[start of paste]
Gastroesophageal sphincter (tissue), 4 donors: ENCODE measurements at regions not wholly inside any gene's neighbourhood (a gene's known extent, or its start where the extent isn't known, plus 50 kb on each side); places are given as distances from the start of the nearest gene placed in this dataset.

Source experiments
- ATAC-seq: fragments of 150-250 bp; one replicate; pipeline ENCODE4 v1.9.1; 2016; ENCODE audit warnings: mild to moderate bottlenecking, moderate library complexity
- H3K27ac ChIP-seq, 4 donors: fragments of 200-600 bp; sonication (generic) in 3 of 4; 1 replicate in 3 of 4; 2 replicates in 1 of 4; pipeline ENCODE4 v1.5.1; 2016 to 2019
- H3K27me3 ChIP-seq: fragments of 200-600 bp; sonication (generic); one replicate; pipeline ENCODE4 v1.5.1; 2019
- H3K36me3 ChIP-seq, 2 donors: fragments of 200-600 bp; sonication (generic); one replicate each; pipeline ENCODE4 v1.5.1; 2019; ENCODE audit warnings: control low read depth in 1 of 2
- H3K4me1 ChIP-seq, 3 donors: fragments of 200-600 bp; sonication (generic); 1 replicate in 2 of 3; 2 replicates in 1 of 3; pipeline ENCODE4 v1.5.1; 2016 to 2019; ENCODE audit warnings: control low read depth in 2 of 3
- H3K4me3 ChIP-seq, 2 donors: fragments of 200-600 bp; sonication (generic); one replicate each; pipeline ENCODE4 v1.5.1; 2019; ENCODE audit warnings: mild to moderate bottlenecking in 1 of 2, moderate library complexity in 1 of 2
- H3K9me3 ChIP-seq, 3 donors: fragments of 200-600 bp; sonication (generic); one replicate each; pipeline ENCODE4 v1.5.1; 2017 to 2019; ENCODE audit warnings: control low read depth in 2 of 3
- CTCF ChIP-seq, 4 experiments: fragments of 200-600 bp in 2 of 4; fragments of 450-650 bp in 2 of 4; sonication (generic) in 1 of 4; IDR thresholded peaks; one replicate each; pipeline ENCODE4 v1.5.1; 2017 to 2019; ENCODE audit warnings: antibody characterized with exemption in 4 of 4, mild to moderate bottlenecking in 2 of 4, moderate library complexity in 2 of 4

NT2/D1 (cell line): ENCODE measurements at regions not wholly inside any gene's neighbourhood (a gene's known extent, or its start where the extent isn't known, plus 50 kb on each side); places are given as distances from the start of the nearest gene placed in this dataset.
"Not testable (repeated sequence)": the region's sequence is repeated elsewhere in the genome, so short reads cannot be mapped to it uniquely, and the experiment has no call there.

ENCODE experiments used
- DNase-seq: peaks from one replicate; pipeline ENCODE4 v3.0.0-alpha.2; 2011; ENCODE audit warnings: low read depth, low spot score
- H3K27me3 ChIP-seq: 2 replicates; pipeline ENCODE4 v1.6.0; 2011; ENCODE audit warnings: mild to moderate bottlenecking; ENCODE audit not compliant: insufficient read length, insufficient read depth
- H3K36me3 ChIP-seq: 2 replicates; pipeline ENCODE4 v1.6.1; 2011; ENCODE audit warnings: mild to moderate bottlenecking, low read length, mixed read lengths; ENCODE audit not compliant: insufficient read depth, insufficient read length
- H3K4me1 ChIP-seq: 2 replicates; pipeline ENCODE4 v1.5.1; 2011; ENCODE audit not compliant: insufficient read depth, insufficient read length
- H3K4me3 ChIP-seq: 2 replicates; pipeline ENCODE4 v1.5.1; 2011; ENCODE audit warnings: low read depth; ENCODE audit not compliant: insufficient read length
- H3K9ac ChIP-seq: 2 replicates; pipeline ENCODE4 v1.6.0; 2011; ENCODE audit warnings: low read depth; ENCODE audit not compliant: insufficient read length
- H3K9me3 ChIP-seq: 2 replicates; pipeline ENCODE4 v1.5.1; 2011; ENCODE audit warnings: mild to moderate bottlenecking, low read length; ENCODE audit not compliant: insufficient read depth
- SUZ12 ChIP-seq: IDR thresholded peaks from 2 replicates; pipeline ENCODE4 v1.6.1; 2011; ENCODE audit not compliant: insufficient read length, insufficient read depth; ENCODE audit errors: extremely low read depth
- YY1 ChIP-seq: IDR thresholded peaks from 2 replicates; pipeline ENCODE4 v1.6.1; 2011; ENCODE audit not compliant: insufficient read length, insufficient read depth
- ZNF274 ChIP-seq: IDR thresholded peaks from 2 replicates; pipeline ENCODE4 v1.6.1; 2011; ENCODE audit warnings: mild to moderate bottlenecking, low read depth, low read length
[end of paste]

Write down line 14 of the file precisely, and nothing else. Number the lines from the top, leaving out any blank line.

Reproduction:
- DNase-seq: peaks from one replicate; pipeline ENCODE4 v3.0.0-alpha.2; 2011; ENCODE audit warnings: low read depth, low spot score